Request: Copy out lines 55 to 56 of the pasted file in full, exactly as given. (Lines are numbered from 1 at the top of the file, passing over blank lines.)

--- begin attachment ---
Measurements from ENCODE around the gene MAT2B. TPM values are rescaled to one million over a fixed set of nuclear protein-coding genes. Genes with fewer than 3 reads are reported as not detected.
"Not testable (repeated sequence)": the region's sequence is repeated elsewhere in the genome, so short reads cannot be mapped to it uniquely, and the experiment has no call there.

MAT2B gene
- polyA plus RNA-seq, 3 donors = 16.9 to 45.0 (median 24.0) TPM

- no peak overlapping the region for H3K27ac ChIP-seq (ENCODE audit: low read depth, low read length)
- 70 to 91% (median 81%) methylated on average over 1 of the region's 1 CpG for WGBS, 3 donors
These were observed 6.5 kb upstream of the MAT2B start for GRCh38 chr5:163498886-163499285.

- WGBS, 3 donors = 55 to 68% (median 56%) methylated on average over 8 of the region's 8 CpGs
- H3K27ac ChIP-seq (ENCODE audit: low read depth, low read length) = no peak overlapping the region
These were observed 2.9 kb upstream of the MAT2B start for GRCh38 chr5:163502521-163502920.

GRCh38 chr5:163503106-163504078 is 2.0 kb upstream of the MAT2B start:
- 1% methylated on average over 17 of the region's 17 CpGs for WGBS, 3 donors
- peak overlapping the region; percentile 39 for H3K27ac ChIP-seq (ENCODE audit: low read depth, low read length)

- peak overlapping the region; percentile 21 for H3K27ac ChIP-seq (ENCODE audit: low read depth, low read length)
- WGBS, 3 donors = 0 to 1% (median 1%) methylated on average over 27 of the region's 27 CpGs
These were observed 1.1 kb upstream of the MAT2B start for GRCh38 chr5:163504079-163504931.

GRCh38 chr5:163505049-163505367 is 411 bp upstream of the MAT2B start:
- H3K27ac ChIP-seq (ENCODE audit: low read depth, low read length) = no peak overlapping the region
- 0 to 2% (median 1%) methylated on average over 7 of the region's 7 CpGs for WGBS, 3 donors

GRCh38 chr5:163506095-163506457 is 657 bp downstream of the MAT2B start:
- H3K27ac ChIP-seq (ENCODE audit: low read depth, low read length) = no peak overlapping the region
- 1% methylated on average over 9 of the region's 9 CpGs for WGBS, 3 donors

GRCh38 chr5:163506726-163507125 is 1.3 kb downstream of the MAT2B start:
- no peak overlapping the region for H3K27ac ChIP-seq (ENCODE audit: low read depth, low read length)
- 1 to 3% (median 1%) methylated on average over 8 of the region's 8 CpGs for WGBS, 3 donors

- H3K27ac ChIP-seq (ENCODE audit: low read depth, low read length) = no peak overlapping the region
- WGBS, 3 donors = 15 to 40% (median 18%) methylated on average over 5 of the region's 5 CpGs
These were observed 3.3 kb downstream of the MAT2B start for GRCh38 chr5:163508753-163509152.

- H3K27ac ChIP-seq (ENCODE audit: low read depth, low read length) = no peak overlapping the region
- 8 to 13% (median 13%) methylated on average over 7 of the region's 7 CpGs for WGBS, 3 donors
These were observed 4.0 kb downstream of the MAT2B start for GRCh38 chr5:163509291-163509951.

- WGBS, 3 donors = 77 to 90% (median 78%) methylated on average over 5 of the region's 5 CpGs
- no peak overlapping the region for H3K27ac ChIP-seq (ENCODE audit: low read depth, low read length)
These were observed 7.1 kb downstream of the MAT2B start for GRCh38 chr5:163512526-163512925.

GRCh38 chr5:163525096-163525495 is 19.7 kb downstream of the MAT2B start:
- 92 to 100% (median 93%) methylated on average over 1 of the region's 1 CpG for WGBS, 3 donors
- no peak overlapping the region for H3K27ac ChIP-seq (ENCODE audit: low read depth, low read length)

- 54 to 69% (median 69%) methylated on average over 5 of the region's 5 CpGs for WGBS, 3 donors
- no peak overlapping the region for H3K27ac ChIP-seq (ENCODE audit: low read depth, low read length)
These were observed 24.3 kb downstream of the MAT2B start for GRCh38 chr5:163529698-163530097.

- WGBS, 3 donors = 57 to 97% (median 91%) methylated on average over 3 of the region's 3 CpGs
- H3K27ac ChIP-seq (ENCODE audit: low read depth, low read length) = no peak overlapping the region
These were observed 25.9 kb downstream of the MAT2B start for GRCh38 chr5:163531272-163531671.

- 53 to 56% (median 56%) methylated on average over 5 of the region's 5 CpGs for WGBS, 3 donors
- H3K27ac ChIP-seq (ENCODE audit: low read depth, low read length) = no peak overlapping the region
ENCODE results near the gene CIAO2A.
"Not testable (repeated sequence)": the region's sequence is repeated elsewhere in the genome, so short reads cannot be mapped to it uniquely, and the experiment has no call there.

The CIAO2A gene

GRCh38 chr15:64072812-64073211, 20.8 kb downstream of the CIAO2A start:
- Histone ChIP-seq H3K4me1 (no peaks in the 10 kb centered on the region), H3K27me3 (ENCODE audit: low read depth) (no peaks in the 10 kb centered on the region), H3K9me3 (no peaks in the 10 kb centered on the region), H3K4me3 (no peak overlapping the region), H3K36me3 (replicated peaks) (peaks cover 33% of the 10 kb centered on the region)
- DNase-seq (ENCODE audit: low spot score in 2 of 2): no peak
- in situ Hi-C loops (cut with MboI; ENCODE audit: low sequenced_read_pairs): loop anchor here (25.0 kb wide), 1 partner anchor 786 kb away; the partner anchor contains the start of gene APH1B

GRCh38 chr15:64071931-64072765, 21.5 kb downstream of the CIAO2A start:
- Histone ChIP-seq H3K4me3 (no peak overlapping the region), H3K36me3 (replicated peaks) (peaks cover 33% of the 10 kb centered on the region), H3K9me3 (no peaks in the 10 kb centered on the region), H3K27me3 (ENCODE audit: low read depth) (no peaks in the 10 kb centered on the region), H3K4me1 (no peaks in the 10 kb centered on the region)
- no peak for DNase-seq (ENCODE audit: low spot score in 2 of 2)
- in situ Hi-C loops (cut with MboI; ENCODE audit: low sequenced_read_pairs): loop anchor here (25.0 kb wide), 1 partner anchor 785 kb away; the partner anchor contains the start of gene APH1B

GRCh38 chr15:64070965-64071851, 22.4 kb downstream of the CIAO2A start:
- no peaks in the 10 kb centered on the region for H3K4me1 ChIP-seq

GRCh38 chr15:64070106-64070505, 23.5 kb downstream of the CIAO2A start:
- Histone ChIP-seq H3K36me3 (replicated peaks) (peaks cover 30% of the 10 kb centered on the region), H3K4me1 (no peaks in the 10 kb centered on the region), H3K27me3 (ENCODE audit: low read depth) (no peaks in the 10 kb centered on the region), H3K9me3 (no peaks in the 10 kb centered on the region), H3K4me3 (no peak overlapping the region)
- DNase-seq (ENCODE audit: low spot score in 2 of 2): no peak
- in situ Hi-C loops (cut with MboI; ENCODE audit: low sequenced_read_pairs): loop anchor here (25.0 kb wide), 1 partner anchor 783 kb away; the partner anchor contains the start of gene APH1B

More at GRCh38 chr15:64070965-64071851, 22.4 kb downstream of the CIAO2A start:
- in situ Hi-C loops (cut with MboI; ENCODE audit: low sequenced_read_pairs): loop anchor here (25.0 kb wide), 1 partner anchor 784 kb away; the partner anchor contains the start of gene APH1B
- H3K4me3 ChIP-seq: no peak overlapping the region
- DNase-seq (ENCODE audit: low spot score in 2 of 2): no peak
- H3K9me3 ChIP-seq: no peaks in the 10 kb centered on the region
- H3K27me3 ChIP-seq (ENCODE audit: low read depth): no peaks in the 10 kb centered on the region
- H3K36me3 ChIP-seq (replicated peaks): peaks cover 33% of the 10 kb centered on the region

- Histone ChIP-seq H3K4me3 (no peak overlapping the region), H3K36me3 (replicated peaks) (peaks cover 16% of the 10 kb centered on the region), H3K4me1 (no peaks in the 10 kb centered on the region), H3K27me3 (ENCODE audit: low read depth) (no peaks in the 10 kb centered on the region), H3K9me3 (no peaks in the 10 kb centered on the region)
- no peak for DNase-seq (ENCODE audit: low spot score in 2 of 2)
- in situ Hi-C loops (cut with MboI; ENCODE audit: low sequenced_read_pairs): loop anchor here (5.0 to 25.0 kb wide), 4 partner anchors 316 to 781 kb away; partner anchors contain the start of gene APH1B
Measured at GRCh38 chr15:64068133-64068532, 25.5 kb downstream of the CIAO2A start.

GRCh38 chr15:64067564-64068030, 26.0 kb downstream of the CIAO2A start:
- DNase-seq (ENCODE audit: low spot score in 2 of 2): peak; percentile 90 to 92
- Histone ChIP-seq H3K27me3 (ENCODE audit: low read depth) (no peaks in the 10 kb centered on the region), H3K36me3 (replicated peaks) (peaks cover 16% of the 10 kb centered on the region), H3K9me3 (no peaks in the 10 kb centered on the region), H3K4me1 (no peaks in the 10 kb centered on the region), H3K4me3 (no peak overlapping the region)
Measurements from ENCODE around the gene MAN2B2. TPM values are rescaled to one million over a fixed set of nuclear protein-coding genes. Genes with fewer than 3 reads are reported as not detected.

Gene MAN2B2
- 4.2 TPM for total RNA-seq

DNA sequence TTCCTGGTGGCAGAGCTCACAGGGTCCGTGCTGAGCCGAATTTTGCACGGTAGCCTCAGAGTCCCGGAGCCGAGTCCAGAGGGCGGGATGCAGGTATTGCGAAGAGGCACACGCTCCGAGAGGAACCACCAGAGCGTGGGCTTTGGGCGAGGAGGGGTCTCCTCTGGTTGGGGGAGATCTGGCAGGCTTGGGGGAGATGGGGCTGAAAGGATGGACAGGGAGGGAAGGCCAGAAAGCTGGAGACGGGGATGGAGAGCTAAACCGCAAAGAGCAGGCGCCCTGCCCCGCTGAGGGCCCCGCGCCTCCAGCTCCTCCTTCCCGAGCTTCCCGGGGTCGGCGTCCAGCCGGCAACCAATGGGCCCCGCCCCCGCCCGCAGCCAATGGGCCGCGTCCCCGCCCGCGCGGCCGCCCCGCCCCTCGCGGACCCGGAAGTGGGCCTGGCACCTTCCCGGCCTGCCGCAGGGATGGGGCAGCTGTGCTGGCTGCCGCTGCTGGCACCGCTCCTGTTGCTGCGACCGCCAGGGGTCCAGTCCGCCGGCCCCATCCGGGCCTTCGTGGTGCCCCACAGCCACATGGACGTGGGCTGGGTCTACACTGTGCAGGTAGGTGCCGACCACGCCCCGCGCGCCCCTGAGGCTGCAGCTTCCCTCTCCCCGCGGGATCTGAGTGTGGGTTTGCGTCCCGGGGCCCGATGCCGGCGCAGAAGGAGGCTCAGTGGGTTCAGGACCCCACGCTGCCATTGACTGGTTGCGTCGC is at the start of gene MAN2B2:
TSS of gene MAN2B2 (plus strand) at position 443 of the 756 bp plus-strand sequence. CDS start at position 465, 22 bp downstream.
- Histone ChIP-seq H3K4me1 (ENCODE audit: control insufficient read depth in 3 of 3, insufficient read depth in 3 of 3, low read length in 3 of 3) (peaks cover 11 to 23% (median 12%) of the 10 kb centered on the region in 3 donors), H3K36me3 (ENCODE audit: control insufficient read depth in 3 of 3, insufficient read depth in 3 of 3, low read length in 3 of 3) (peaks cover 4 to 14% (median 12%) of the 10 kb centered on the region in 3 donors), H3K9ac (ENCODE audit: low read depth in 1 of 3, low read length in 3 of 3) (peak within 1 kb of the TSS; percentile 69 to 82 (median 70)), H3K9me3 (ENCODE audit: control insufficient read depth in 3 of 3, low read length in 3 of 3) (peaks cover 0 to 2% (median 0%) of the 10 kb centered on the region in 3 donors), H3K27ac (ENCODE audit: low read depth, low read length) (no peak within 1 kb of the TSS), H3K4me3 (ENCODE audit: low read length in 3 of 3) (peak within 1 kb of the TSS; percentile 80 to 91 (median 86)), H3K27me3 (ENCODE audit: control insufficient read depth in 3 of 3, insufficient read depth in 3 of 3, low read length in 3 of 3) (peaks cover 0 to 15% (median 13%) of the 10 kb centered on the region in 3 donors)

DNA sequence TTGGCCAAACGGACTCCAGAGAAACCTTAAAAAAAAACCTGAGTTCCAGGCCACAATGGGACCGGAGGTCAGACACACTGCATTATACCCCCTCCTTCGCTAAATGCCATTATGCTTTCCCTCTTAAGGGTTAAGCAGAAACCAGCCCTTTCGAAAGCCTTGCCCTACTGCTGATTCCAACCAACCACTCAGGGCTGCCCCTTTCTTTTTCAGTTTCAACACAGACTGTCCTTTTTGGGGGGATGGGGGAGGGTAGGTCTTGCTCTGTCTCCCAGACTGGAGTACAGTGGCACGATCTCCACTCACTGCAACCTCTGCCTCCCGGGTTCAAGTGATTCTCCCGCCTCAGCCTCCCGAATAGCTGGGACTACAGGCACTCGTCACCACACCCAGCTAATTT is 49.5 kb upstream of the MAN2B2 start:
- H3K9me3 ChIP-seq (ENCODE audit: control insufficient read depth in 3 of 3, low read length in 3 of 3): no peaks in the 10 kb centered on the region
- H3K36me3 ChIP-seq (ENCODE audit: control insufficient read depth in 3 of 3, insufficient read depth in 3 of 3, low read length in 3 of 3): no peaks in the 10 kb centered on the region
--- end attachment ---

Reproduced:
- no peak for DNase-seq (ENCODE audit: low spot score in 2 of 2)
- in situ Hi-C loops (cut with MboI; ENCODE audit: low sequenced_read_pairs): loop anchor here (25.0 kb wide), 1 partner anchor 785 kb away; the partner anchor contains the start of gene APH1B